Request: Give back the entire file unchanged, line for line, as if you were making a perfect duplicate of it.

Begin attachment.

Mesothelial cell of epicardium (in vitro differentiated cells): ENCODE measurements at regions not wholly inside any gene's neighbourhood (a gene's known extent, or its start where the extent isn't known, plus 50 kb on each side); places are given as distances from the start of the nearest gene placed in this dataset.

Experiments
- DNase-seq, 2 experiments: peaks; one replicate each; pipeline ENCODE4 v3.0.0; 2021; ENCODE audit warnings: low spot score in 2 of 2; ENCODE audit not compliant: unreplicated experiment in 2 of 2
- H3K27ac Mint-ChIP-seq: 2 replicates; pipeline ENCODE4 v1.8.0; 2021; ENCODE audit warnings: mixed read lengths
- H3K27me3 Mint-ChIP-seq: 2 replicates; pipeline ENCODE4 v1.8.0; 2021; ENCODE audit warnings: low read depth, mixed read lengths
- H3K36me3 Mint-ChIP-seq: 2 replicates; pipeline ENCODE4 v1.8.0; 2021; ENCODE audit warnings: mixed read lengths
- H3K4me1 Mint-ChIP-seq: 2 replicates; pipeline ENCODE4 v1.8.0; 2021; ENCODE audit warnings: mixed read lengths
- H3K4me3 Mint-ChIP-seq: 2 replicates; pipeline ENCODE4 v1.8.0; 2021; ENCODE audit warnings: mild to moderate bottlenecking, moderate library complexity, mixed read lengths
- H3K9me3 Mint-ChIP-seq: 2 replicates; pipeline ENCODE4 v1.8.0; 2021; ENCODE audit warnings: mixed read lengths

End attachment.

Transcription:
Mesothelial cell of epicardium (in vitro differentiated cells): ENCODE measurements at regions not wholly inside any gene's neighbourhood (a gene's known extent, or its start where the extent isn't known, plus 50 kb on each side); places are given as distances from the start of the nearest gene placed in this dataset.

Experiments
- DNase-seq, 2 experiments: peaks; one replicate each; pipeline ENCODE4 v3.0.0; 2021; ENCODE audit warnings: low spot score in 2 of 2; ENCODE audit not compliant: unreplicated experiment in 2 of 2
- H3K27ac Mint-ChIP-seq: 2 replicates; pipeline ENCODE4 v1.8.0; 2021; ENCODE audit warnings: mixed read lengths
- H3K27me3 Mint-ChIP-seq: 2 replicates; pipeline ENCODE4 v1.8.0; 2021; ENCODE audit warnings: low read depth, mixed read lengths
- H3K36me3 Mint-ChIP-seq: 2 replicates; pipeline ENCODE4 v1.8.0; 2021; ENCODE audit warnings: mixed read lengths
- H3K4me1 Mint-ChIP-seq: 2 replicates; pipeline ENCODE4 v1.8.0; 2021; ENCODE audit warnings: mixed read lengths
- H3K4me3 Mint-ChIP-seq: 2 replicates; pipeline ENCODE4 v1.8.0; 2021; ENCODE audit warnings: mild to moderate bottlenecking, moderate library complexity, mixed read lengths
- H3K9me3 Mint-ChIP-seq: 2 replicates; pipeline ENCODE4 v1.8.0; 2021; ENCODE audit warnings: mixed read lengths